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Understanding Water Intoxication in Pets

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Imagine this scenario: It’s a warm, sunny Saturday so you and your dog head to the lake. The next few hours are filled with swimming, playing fetch, and enjoying other water activities. When it’s time to head home, you notice your dog is a bit sluggish and wobbly. He’s probably just tired from the unusually active day… But in the morning, your dog only seems worse. You rush him to the local animal emergency hospital. Maybe there was something in the water? Or perhaps he ate something toxic on the beach? Once the bloodwork is complete, the veterinarian confirms the diagnosis. Water intoxication.

Water intoxication? Like when something in the water is toxic, such as blue-green algae?

No, it’s not like blue-green algae or similar toxins. Water intoxication is when the water itself is toxic after being consumed in large quantities. Although rare, Animal Emergency & Referral Center of Minnesota does tend to see a few water intoxication cases in dogs every summer. The typical story is similar to the scenario above where a dog was swimming in the lake all day and then became lethargic and wobbly. These are usually the initial signs of water intoxication.

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How does water intoxication occur?

The body maintains a very delicate balance of electrolytes in the blood, cells, and the fluid between the cells. When large amounts of water are consumed, this balance can be disturbed. Too much water causes sodium levels in the blood to become too diluted. However; the sodium levels within the cell are still high and as water enters the cells in large amounts, the cells swell. Given time, the electrolyte-water balance will be restored by the kidneys.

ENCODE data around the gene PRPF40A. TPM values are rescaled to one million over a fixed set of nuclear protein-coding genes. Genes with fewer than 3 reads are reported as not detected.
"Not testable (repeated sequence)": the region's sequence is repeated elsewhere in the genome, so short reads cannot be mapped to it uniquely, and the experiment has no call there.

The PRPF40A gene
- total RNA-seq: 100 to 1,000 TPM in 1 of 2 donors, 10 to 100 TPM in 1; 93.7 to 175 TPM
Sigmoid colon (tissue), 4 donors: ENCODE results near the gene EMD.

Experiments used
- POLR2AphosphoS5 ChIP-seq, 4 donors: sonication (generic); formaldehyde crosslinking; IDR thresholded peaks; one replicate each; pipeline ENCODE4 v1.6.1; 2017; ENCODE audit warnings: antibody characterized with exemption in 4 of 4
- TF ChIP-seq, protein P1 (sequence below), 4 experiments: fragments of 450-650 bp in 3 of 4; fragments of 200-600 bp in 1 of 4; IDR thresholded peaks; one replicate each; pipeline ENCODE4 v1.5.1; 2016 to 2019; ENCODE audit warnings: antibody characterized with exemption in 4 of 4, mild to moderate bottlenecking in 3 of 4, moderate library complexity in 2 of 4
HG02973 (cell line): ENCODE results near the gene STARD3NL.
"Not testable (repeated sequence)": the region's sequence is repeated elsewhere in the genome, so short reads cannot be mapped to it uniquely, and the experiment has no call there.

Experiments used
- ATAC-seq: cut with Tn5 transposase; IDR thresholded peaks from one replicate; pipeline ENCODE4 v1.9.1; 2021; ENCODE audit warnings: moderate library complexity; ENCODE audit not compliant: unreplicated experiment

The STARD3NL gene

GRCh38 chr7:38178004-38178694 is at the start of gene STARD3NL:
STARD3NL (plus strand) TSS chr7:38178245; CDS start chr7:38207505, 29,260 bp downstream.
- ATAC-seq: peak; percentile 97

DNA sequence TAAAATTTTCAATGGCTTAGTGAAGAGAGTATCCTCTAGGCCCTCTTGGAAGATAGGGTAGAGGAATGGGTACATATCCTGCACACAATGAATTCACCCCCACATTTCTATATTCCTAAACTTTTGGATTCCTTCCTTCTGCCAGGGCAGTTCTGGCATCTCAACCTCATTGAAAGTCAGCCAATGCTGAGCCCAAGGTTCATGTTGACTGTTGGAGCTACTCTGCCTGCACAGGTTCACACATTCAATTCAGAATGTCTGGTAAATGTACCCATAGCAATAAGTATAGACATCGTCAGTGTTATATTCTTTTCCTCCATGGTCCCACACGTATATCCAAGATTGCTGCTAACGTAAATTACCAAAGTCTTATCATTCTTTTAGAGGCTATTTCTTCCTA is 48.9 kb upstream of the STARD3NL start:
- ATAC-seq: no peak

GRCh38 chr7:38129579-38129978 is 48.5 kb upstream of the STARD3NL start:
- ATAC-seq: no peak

The concern though is when that large intake of water causes increased pressure within the skull. The brain is encased by the skull so it doesn’t allow much swelling to occur before the pressure on the brain causes symptoms like vomiting, lethargy, loss of balance, seizures, coma, and even death.

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How is water intoxication treated?

Your family veterinarian or local animal emergency hospital can control symptoms by using medications to prevent vomiting and seizures. They can administer treatments to decrease that pressure within the skull by correcting the electrolyte-water imbalance in the blood through controlled electrolyte fluid IV therapy.

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The best way to avoid water intoxication is to prevent your dog from consuming too much water. Always monitor your dog closely while in the water. If your dog is frequently lapping up water while swimming and has increased urination, then it’s time to take a break from the lake for an hour or so.  If you do notice any odd behavior after a day at the lake, contact your family veterinarian or local animal emergency hospital for advice.

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